Hage: Bringing Cannondale assembly back to the US ‘makes sense’

WILTON, Conn. (BRAIN) – Dorel Sports chief executive Nick Hage says plans to bring Cannondale assembly back to the United States actually began a few years ago, and with the constraints of the chain of supply currently hampering the industry, the timing of the announcement couldn’t have gotten better.

Dorel Sports, the parent company of Cycling Sports Group, on Tuesday officially announced plans to lease an existing facility near the port of Savannah, Georgia, to meet U.S. demand for Cannondale bikes and reduce turnaround times.

The 1.1 million square foot facility in Rincon is expected to open for assembly in the third quarter of next year. Cannondale uses approximately 774,000 square feet of building space for distribution. A West Coast distribution center is located in Vacaville, CA.

“In 2019, we started putting all the plans together and decided to bring assembly back to the United States,” Hage said. “We have experience with assembly in Bedford, PA and understand the benefits of having greater control over our supply chain. This fits perfectly with our current growth strategy, which is to move away from the traditional model year calendar and to be a better supplier to our business partners.”

In 2010, Dorel relocated frame production to Asia from Bedford, with assembly following in 2014. Bikes for US retailers are still assembled in Asia.

When asked if there are plans to eventually build frames in Rincon, Hage said: “It’s all on the table, obviously, as we build for the future, but it’s not something that we are ready to share at this point.”

Cannondale said it aims to double its market presence in the United States and Europe over the next three years. A new European factory in Almelo, the Netherlands, opened last month. The two facilities will be capable of producing 500,000 bicycles together.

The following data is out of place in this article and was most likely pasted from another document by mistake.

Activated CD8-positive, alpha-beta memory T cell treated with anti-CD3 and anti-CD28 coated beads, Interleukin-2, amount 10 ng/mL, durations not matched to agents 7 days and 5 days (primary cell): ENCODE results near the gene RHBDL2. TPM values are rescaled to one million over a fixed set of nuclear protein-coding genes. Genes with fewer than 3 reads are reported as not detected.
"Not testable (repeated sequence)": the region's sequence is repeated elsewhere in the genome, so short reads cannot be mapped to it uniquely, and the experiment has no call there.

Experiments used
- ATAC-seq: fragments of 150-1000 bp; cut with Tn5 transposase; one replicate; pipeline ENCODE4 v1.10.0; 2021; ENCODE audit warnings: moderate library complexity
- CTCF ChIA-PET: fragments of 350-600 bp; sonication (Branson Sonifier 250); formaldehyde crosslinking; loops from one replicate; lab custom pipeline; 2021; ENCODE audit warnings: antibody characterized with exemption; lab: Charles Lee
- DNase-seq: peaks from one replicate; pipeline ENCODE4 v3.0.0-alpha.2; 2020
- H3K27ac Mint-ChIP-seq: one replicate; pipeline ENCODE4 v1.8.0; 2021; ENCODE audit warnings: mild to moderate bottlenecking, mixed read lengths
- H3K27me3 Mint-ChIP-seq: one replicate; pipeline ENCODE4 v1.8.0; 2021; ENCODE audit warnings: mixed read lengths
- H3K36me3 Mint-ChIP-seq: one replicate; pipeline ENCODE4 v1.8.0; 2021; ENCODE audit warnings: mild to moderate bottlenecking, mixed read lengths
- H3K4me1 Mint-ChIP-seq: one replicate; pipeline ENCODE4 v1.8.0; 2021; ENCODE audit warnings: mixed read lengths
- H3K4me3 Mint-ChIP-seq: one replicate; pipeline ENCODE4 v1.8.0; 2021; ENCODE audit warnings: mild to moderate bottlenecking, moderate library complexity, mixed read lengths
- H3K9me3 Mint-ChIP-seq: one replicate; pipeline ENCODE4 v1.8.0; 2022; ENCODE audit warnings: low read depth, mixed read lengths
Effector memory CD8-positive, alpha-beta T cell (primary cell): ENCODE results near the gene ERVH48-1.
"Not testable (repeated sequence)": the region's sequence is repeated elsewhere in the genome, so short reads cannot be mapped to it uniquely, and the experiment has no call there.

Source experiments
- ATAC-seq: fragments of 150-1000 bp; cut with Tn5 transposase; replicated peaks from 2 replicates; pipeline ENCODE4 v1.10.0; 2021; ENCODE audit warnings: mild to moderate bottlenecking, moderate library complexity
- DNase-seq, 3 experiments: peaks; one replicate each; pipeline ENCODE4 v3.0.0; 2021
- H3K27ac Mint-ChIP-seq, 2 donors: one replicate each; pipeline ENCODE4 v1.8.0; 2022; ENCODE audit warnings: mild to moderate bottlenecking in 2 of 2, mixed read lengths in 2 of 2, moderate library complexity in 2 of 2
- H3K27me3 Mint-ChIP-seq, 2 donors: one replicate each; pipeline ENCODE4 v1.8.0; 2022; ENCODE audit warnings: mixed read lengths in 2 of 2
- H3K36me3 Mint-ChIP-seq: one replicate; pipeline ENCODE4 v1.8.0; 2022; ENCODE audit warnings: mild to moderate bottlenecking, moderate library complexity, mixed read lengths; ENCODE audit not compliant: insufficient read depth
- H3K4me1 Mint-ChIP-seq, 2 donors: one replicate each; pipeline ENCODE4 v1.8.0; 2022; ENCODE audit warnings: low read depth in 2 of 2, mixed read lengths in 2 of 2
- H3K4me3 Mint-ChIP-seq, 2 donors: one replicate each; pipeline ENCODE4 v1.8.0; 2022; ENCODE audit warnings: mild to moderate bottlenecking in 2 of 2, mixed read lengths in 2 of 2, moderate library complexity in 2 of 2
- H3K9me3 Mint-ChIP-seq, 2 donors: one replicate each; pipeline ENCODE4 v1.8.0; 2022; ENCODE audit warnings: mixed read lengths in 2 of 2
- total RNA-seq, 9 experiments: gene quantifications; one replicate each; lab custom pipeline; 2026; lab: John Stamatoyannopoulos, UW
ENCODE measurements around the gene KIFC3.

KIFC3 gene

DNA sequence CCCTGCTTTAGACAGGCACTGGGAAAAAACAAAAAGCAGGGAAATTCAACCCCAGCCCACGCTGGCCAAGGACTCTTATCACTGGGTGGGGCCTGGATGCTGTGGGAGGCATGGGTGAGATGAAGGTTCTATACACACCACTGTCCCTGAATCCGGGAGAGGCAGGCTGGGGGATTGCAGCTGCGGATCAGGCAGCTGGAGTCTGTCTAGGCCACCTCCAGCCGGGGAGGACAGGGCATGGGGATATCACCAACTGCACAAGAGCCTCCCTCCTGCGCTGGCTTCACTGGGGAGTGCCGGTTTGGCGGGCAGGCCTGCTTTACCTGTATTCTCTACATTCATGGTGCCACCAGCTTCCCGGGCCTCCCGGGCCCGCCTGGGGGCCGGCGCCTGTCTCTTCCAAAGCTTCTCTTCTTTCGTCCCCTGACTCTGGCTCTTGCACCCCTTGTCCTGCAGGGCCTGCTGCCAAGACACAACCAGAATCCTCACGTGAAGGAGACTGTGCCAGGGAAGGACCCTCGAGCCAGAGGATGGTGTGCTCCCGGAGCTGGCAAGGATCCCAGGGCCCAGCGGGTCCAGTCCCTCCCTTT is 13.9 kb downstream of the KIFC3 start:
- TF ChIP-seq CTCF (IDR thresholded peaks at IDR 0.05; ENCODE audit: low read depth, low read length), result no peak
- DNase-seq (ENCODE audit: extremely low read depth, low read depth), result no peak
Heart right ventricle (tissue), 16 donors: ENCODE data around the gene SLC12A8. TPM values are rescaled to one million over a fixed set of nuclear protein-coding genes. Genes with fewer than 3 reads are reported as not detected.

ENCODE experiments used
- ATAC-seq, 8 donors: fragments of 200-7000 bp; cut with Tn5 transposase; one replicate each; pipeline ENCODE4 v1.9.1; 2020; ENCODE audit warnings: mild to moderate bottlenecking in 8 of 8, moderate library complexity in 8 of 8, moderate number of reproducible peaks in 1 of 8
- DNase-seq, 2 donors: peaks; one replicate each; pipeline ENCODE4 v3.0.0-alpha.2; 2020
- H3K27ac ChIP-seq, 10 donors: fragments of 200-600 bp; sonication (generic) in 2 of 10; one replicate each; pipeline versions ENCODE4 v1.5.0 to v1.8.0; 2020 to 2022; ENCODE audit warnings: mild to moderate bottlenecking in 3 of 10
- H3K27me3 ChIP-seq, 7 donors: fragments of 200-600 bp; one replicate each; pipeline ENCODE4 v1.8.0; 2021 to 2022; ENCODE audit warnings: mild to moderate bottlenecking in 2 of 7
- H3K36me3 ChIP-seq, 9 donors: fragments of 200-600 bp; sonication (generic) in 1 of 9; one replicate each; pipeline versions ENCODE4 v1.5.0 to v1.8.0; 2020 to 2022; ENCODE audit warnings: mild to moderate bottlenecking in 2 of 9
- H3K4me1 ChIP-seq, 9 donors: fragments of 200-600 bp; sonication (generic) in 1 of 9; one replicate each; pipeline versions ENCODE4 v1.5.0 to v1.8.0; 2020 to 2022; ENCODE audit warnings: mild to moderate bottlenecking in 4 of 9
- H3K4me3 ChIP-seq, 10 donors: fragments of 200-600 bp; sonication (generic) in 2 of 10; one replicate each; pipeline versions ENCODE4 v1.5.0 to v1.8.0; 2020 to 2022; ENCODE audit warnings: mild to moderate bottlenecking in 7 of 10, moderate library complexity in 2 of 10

With the opening of the two facilities, Cannondale said European production capacity will triple in the first quarter of next year; construction times will be reduced in the United States, targeting a 30% to 50% reduction in construction times for its dealers; a more centralized quality control process at assembly sites; and all bikes assembled at the Rincon and Almelo facilities will use 100% recyclable packaging.

While many would struggle to find Rincon, Georgia on a map, it is strategically located, Hage said.

“It’s located less than 20 miles from the Port of Savannah, which is a major hub, so that was a priority,” he said. “Georgia State has been fantastic to work with and has a talented and diverse workforce.”

Recruitment is underway, Hage said, with leadership and management positions being filled first. About 60 assembly jobs are to be added and the workforce will total approximately 150 people.

As Cannondale celebrates its 50th anniversary this year, Hage said it’s time for the brand to plan for the next 50.

“We have big plans for Cannondale, and that’s just one way we’re preparing for the next 50 years,” Hage said. “While a lot has changed in the industry since the start of 2020, we have plans to future-proof our business. As an American-born company, we are excited to bring assembly back to the United States. It means so much to the brand and our business partners.”

Dorel Sports is about to be sold to Pon Holdings for $810 million. Dorel Sports is part of Dorel Industries and its Cycling Sports group includes the IBD Cannondale, GT, Charge and Fabric brands. The Pacific Cycle Group, the other division of Dorel Sports, includes Schwinn, Mongoose and Kid Trax.

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